Garage punk is a subgenre of rock music. However, as with many terms applied to popular culture, the precise meaning can be hard to define. Garage punk is often used to refer to garage bands that are on small independent record labels or that aren't on labels at all (unsigned) and that happen to play some variety of Punk. In that sense, garage punk (and likewise, garage rock) can be seen as a descendent of the Punk and New Wave movements of the late 1970s and early 1980s, as a counter-culture movement opposed to mainstream corporate rock.
In the late 1980s and into the 1990s, a new breed of revivalist Punk began to fester in the indie rock underground that became known as “garage punk.” Garage punk is obviously closely related to garage rock revival, although most of these modern garage punk bands took their influences from some of the more hard-edged proto punk bands of the garage rock genre, such as The Sonics, The Monks, The Stooges and MC5 through the early 1970s) as well as raw, simplistic "Killed By Death"-era proto punk and early New Wave, rather than by the British Invasion bands and their imitators. Some of the first garage punk bands to appear on the scene included The Gories, The Devil Dogs, Supercharger, The Mummies, The Supersuckers, The Rip Offs, The Makers, Teengenerate, The Oblivians, and Poison 13. Attitude and primitive, lo-fi, budget rock aesthetics were far more important to the development of garage punk than catchy melodies and fancy ’60s-style clothes and vintage musical equipment, and the attitude was reflected in the sound of the music: dirty, grimy, sleazy, sexy, menacing, and just flat-out ugly. The garage punk movement is not as interested in copying the sounds and looks of the ’60s so much as just trying to bash out some unpretentious, wild and wooly three-chord punk/rock’n’roll. Some of these bands (like The Mummies, Phantom Surfers, Man or Astro-Man?, and The Bomboras) also experimented with instrumental surf rock.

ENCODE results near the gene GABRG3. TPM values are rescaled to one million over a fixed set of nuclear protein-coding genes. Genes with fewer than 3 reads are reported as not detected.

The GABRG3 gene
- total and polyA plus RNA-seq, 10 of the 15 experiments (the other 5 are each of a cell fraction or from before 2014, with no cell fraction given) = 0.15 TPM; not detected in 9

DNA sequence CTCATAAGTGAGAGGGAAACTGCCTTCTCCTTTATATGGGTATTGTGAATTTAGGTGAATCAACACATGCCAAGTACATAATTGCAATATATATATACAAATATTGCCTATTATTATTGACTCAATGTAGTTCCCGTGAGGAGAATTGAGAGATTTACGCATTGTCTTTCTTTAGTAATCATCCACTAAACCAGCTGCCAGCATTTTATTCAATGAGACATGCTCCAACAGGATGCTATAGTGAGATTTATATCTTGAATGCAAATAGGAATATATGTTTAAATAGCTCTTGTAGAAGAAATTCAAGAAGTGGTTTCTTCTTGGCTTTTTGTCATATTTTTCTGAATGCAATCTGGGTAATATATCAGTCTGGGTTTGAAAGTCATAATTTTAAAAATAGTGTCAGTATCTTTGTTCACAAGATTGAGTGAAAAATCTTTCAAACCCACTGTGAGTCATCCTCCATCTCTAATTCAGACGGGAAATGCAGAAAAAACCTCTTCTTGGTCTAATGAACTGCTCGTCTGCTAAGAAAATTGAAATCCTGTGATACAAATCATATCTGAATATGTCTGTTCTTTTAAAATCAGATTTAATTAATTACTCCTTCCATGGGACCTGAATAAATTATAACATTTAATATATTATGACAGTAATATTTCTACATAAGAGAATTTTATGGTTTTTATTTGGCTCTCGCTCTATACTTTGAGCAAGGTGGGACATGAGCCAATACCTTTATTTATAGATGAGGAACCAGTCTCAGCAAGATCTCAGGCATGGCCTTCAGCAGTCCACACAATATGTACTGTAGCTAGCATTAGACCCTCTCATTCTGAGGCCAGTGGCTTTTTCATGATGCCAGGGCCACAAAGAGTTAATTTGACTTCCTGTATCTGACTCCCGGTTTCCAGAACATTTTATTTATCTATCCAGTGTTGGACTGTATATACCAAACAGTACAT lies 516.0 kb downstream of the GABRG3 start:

The Oblivians are a trashy garage punk band.
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